In 1841 she published her first volume of poems and her novel Sab, inspired by a young slave, black and virtuous. These were followed by the novel Two Women (1842), banned in Cuba as was Sab; the stories Espatolino, The Baroness de Joux, and the Biography of the Countess of Merlin; and the dramas Alfonso Munio and Prince of Viana, all in 1844, for which she was honored by the Liceo de Madrid — which gave prizes to two of her poems — and the Laurel Crown, and she was named to the Society of Merit. Between 1844 and 1858 she also published the drama Egilona, an autobiographical article for the Mellado Dictionary of History and Geography,  the novel Guatimozin, The Last Emperor of Mexico, and the second enlarged edition of her Poems. Meanwhile her other works premiered: Saul, Flavio Recaredo, The Truth Wins Appearances, The Daughter of Flowers, Errors of the Heart, and Balthazar; as well as the comedies, Like and Dislike, The Daughter of King René, The Oracle of Thalia and The Millionaire and the Suitcase, These were well represented in Cuba where she returned in 1859 with her second husband, the Spanish official Domingo Verdugo, who witnessed two extraliterary failures of his wife: her rejection for membership to the Royal Spanish Academy of Language (1853); and the staging of the play The Three Lovers, which led to scandals and duels. She also left us with the unpublished work, The Diary of Love.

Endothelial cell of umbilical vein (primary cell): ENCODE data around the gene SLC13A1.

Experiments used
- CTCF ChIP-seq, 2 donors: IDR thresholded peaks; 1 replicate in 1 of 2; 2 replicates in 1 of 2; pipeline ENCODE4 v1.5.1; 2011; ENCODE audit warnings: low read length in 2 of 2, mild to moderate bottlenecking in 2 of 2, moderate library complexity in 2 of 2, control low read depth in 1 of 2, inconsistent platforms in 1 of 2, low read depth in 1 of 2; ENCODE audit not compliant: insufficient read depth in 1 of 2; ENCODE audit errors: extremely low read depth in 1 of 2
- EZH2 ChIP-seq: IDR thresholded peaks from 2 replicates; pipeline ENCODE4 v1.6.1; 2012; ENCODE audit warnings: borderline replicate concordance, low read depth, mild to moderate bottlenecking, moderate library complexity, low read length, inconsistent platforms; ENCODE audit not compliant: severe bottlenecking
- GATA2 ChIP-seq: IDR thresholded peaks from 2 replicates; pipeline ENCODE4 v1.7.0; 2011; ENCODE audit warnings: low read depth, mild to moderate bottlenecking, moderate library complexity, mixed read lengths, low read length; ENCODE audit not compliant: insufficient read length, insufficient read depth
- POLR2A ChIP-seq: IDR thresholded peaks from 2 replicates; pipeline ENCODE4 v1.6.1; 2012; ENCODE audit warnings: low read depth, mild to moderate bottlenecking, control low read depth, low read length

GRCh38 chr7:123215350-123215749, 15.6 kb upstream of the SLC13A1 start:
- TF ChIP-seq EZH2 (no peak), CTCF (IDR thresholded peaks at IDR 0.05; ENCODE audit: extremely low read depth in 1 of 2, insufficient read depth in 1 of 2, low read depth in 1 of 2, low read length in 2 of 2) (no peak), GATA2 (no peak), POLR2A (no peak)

During her second stay on the island (1859-1864), she continued the intense social and intellectual life she had enjoyed in the cities in Spain. She is honored in her birthplace of Camaguey, and in Matanzas, Cárdenas and the Tacón Theater of in Havana, where the poet Luisa Perez de Zambrana offered a laurel wreath carved in gold, on behalf of the capital’s intelligentsia; meanwhile in Cienfuegos the Avellaneda Theatre is named after her.

In 1860 she founded the Cuban Album Review of the Good and the Beautiful, directed and written in collaboration with renowned countrymen who shook the cultural and literary torpor of the island. In 1863 she published the novel The Boatman Artist, and immersed herself in grief at the death of her husband, who was then the head of the Government in Pinar del Rio, a position he held earlier in Cienfuegos and Cardenas. She returned to Madrid, where she dedicated her last years to preparing her Collected Works.

Gertrudis Gómez de Avellaneda, one of the leading voices of letters in Latin America, has been widely studied by the critics. Experts believe that her main contribution lies in the domain of the metric, because she cultivated all types of verses from the rhythmic arsenal of the neoclassical to the Romanesque. They say that she was influential in the theater among Spanish playwrights of her generation; but not in Cuba, where her works were less frequently staged and seen as part of the work coming from the mainland; but her impact on the island is in her poetry and prose, with its historical-biographical and reflexive character, despite the fact that poetry here was then more intimate than the novel and expressive lines of La Peregrina.

For her excellence, breadth and sense of renewal, the work of Avellaneda still moves the sensibilities of those who approach her writing. Her subtle spirit, her innate pride and the rebellion voiced in her poems, novels and dramatic characters, seem to gallop in the stillness of the treasured books in the library collections of Cuba and Spain.

October 3, 2010